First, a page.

Tech Roundup, Nov. 29, 2019 | How Brazil uses facial recognition to make arrests

How Brazil is using facial recognition to make arrestsHow Brazil is using facial recognition to make arrests CCTV camera. Photo: Pixinoo

You’re reading The Brazilian Report‘s weekly tech roundup, a digest of the most important news on technology and innovation in Brazil. This week’s topics: How “racist” facial recognition algorithms are yet another problem for Brazil’s low-income populations. Brazil becomes an “edtech” hotbed.

How Brazil is using facial recognition to make arrests

The use of facial recognition systems for law enforcement purposes in Brazil is still in its early stages, with

five states using these tools on a trial basis. Brazilian NGO Rede de Observatórios da Segurança collected data on arrests made by the police after suspects were flagged by the technology—and the results show a similar problem already detected in many parts of the world: facial recognition algorithms enhance racial bias.</p> <p>According to the NGO&#8217;s <a href="">report</a>, 151 suspects were arrested through facial recognition between March and October—90.5 percent of them being either black or mixed-race. According to Pablo Nunes, an expert in public safety, &#8220;the only certainty is that technology will further enhance the country&#8217;s mass incarceration policies of black and peripheral young males.&#8221;</p> <h4>How does facial recognition work?</h4> <p>Unlike what most people believe, facial recognition software doesn&#8217;t analyze the entire face or expressions. Just like with fingerprints, facial recognition is based on analyzing certain parts of the face and matching their metrics with an existing database. The system&#8217;s margin for error is much larger, as people with makeup, long hair, or yawning can trigger glitches.</p> <figure class="wp-block-image"><img loading="lazy" width="1000" height="667" src="" alt="Facial recognition detection technology. Photo: Zapp2Photo" class="wp-image-28309" srcset=" 1000w, 300w, 768w, 610w" sizes="(max-width: 1000px) 100vw, 1000px" /><figcaption>Facial recognition detection technology. Photo: Zapp2Photo</figcaption></figure> <p>These systems remain highly unreliable when operated in massive crowds—last year, facial recognition was used during the UEFA Champions League final in Cardiff, Wales. Of the 2,470 potential matches with custody pictures, 92 percent (or 2,297) were wrong. The same thing happened in Brazil this year. During a Carnaval parade in Feira de Santana (Bahia), facial recognition systems captured the images of 1.3 million revelers, issuing 903 alerts. In 96 percent of cases, the &#8220;suspects&#8221; were not suspects at all.</p> <p>Chinese behemoth Huawei, one of the leaders in the sector, defends its technology. The company uses an example in Salvador to prove the reliability of facial recognition. Huawei&#8217;s “trophy case” was a 19-year-old fugitive spotted in a crowd dressed up as a woman. But he was flagged while passing through a security check—when people are in a line, not in a crowd.</p> <h4>Why is facial recognition &#8220;racist&#8221;?</h4> <p>While the system in itself is not racist, of course, what we have often seen is that racial biases presented in our societies are unintentionally introduced into the process of building this kind of software—developers&#8217; polls tend to be less diverse in gender and race. As Clare Garvie and Jonathan Frankle explain in this piece for <a href=""><em>The Atlantic</em></a>, &#8220;the engineer that develops an algorithm may program it to focus on facial features that are more easily distinguishable in some races than in others—the shape of a person’s eyes, the width of the nose, the size of the mouth or chin. This decision, in turn, might be based on preexisting biological research about face identification and past practices which themselves may contain bias. Or the engineer may rely on his or her own experience in distinguishing between faces—a process that is influenced by the engineer’s own race.&#8221;</p> <h4>Data Protection</h4> <p>Brazil’s new Data Protection Law will take effect next year. It treats people’s facial recognition as sensitive data (therefore requiring special treatment) but leaves a few gaps. For instance, regarding how public security will come into the equation, and how a checks and balances system will be employed for those controlling the system.</p> <hr class="wp-block-separator"/> <h2>Lack of engineers inflates salaries in Brazilian tech</h2> <p>The shortage of IT professionals in Brazil has increased the average salaries in the sector by 44 percent, according to research by HR consultancy By analyzing 1,415 job offers posted on its platform until October, the company discovered that the average salaries reached BRL 9,750 in 2019, BRL 3,000 more than in 2018. According to the data, 40 percent of job offers were looking for full-stack developers, 27 percent wanted front-end developers and 17 percent needed back-end professionals. Concerning programming languages, Javascript, HTML, and CSS were the most sought after; professionals who dominate all three could earn up to BRL 10,000. The study also concludes that, as the demand comes from companies of all sizes, the need to hire professionals is set to continue—in stark contrast to <a href="">Brazil’s 11.8-percent unemployment rate</a>.&nbsp;</p> <hr class="wp-block-separator"/> <h2>Brazil becomes “edtech” heaven, says research&nbsp;</h2> <p>In the past five years, 229 new educational technology startups—or “edtechs”—were created in Brazil, boosting the total count to 434, according to new research by innovation company Distrito. The Distrito Edtech Report divides these companies into seven categories, of which “tools for institutions” are the most popular, comprising 25.4 percent of the startups, followed by “new teaching methodologies,” with 20.8 percent. Surprisingly, the study also found there is a balance when it comes to target audiences, as 35.8 percent are focused on final consumers, 31.4 percent aim to serve other companies and 23.8 percent reach final consumers through other companies (so-called B2B2C). This suggests the existence of a more diverse market which can also provide solutions for bigger companies. The report also shows that this booming activity has been picked up by investors, as three of the biggest ten funding rounds of the sector in Brazil happened in 2019, raising more than USD 12 million.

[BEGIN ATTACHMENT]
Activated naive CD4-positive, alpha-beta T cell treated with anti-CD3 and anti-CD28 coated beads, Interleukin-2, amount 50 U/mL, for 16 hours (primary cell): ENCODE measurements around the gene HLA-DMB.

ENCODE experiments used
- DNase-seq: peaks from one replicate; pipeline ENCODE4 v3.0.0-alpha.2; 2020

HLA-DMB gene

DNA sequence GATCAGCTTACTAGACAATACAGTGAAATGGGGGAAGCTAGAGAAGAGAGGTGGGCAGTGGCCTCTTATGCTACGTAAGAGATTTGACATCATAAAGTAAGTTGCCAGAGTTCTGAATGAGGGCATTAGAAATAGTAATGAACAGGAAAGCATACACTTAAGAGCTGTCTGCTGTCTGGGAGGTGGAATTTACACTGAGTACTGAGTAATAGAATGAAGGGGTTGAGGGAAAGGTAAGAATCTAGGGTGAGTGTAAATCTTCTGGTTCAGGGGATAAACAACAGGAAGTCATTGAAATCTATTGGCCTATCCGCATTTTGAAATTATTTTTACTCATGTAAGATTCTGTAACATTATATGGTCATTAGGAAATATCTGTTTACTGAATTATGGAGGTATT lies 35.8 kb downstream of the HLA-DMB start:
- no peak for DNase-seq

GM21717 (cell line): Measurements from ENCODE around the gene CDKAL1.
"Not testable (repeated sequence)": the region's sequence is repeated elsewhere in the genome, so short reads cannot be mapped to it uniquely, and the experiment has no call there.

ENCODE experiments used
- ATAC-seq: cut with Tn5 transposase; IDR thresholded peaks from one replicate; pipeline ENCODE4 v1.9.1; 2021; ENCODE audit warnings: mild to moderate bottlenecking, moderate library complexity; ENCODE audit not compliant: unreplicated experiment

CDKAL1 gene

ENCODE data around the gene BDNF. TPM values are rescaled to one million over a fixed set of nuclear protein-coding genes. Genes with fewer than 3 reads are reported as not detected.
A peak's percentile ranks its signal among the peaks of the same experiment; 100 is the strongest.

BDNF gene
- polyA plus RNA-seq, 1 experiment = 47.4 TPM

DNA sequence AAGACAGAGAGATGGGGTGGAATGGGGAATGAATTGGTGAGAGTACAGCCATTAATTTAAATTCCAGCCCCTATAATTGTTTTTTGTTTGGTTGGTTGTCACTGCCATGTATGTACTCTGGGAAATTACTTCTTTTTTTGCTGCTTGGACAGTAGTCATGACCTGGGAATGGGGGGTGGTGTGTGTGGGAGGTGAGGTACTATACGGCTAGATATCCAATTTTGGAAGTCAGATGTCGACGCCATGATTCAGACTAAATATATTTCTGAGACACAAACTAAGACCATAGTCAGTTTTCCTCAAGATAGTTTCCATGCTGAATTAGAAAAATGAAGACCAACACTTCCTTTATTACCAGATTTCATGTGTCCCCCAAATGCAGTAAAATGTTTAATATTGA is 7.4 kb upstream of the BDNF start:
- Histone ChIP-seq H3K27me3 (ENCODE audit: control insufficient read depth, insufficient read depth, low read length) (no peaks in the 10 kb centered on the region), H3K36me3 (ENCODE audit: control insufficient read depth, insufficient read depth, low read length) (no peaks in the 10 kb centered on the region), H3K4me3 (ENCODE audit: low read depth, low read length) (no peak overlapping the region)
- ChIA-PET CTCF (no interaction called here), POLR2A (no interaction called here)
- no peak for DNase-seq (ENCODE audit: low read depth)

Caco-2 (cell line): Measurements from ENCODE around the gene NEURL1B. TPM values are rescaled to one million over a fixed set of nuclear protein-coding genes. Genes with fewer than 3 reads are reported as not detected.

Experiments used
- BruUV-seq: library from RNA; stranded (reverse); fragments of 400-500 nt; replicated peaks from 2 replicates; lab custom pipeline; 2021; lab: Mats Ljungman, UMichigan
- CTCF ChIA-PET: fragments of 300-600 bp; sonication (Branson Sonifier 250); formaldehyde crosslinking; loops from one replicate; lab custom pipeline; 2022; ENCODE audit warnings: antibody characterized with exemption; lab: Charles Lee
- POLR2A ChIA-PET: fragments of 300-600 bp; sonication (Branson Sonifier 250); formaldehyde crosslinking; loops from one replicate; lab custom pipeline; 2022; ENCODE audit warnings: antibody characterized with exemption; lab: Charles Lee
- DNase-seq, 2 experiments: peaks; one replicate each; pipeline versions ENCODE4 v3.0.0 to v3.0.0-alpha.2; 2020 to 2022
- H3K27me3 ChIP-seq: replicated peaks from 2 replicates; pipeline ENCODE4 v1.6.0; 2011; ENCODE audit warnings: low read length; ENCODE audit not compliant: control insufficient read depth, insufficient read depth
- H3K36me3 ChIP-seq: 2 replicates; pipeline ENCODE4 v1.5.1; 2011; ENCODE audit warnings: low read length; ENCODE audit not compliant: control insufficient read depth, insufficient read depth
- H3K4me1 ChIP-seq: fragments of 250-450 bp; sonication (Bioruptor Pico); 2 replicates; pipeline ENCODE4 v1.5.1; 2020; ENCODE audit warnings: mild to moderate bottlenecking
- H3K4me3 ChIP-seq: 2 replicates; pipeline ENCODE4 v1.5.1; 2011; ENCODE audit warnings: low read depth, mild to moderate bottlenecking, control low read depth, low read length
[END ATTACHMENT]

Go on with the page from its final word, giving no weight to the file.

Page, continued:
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Gustavo Ribeiro

An award-winning journalist, Gustavo has extensive experience covering Brazilian politics and international affairs. He has been featured across Brazilian and French media outlets and founded The Brazilian Report in 2017. He holds a master’s degree in Political Science and Latin American studies from Panthéon-Sorbonne University in Paris.

Natália Scalzaretto

Natália Scalzaretto has worked for companies such as Santander Brasil and Reuters, where she covered news ranging from commodities to technology. Before joining The Brazilian Report, she worked as an editor for Trading News, the information division from the TradersClub investor community.